American Players Theatre
5950 Golf Course Road
P.O. Box 819
Spring Green, WI 53588
Box Office: 608-588-2361
By Gwendolyn Rice, Isthmus | October 30, 2018
Evidently, it is easy to be charmed by an unconventional literary genius, but difficult to love one. That is the crux of Engaging Shaw, American Players Theatre’s final show of the 2018 season, running in the Touchstone through Nov. 18.
Directed with gentle humor by David Frank, the company’s producing artistic director emeritus, the play is an entertaining mash-up of historical fact, quotations from Shaw himself and playwright John Morogiello’s imagined — but definitely Shavian — rhetoric between two real people who were much too wise to woo peaceably.
We meet the irrepressible George Bernard Shaw (a delightfully changeable Jim Ridge) while he is visiting his friends Sidney and Beatrice Webb (Gavin Lawrence and Tracy Michelle Arnold) in a quaint old country house, away from bustling London. In addition to making an adorably functional couple, the Webbs are members of the nascent Fabian Society (a British socialist organization) and economists who are trying valiantly to start their own school. (You may have heard of it: the London School of Economics.)
The Webbs have philosophical conviction and a desire to bring about social change through education and advocacy, but they don’t have cash. So Beatrice combines fundraising for her school with matchmaking — trying to bring new members into the Fabian fold along with their financial support. One of her favorite development tools is her houseguest, Shaw. Charismatic and passionate, he woos eagerly and often. But he’s vowed never to marry, partly because the idea of one spouse having power over the other doesn’t mesh with his socialist views.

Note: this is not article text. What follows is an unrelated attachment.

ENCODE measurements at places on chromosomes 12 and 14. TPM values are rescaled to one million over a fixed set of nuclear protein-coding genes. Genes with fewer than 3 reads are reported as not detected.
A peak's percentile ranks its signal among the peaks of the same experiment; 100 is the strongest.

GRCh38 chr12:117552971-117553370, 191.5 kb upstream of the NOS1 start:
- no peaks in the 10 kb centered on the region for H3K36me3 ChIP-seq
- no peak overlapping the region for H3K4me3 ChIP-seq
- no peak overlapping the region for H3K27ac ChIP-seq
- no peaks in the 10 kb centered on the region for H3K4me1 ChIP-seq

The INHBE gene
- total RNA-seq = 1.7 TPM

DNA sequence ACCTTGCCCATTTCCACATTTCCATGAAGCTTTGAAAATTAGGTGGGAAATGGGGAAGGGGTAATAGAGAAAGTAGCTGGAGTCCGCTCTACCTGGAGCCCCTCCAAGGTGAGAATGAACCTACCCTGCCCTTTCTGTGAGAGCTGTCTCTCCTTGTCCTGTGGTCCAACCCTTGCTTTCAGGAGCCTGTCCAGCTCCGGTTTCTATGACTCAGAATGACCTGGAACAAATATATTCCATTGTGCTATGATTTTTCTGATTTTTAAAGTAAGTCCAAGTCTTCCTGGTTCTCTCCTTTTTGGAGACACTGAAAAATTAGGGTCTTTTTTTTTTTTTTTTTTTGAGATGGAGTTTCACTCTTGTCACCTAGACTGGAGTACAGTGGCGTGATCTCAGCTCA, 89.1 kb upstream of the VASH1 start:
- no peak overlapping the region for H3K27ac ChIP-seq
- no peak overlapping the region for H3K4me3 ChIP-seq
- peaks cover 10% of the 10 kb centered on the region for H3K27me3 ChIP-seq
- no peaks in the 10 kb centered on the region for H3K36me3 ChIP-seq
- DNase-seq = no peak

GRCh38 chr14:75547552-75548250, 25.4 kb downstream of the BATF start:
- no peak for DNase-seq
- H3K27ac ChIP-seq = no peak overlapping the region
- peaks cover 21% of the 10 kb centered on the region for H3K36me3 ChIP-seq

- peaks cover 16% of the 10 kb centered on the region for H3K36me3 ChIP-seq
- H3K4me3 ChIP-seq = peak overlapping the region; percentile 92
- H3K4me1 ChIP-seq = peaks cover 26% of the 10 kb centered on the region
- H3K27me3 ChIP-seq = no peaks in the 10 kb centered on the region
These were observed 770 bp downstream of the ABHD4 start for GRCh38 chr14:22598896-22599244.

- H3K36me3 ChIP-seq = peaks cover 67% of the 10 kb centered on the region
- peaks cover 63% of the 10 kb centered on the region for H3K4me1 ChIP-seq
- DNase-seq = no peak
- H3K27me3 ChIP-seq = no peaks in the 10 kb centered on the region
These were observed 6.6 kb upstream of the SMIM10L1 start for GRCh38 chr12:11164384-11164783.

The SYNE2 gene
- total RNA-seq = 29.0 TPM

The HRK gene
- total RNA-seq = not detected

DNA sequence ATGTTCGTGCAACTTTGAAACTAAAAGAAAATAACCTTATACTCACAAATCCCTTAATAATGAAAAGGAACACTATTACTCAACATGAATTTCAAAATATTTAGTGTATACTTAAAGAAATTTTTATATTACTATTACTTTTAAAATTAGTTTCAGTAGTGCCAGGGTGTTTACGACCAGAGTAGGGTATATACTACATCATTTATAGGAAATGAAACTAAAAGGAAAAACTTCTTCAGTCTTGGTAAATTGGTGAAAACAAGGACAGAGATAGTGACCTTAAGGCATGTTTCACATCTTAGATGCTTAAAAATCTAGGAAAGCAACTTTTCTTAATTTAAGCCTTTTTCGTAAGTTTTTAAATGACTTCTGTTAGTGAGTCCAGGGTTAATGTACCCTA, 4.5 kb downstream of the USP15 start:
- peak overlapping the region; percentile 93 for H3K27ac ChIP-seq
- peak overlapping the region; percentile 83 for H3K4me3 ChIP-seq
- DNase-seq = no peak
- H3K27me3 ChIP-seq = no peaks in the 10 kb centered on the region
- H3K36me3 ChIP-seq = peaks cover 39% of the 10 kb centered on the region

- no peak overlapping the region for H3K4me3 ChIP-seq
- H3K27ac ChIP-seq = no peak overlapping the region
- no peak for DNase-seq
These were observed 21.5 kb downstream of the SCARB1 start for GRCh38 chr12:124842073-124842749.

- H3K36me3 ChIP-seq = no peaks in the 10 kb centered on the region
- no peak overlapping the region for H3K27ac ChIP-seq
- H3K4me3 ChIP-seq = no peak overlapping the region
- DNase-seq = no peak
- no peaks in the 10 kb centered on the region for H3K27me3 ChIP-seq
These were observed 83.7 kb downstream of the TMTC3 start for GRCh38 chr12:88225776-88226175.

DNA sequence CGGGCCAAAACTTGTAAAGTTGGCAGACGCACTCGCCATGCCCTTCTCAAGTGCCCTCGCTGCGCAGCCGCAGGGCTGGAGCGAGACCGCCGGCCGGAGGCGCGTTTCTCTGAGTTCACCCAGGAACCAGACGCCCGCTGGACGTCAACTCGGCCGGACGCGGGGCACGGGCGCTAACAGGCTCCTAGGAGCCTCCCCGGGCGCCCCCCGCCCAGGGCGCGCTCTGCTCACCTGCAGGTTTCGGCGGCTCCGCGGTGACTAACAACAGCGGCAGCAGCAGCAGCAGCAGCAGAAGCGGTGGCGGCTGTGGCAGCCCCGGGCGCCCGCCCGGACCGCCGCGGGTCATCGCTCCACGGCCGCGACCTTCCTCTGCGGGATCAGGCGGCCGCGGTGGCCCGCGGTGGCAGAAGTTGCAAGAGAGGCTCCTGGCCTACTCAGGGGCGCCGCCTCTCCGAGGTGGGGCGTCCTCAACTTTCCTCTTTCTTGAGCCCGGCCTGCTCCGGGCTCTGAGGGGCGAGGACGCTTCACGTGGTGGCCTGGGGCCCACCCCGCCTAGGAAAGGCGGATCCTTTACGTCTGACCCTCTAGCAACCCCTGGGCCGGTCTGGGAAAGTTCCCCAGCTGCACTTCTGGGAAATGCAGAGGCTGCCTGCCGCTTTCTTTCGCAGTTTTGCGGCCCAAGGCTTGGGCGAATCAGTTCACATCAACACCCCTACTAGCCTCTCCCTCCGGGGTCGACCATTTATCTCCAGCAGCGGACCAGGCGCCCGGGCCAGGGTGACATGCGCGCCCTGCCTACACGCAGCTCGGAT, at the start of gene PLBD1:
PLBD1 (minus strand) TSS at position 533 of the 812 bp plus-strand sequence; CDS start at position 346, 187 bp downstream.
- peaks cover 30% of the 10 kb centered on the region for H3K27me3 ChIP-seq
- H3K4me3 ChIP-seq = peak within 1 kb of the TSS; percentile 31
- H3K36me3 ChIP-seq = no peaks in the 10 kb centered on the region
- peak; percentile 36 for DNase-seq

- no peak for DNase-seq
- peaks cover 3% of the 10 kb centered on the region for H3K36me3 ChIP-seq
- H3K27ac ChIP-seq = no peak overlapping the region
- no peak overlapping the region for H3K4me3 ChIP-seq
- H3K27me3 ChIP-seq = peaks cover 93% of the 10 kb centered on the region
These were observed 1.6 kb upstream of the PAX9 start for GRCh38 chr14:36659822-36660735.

Ridge spends the first act of the play explaining — and reveling in — the ways he’s found to please women, please himself, achieve greatness through his writing, and remain completely his own man. His eager pupil, a fellow socialist who is also visiting the cottage, is Charlotte Payne-Townsend, played by a radiant Colleen Madden. As luck would have it, Charlotte has a great deal in common with Shaw. They meet on the road when their bicycles collide — neither of them is an accomplished rider. They are both followers of socialism, both eschew marriage and both are on Beatrice’s matchmaking list: Shaw for his wit, Charlotte for her fortune.
Before long there is an obvious spark between this unlikely pair. They are practically giddy in each other’s presence, and their facility with language makes their romantic sparring both complicated and compelling. But as Charlotte plots with Beatrice on how to manipulate the situation in her favor, Shaw employs his own proven tactics to keep long-term romantic entanglements at bay. Soon loving and hating each other in equal measure, their road to marriage is as rocky as the path that regularly throws them both off of their bikes.
Read the full review here.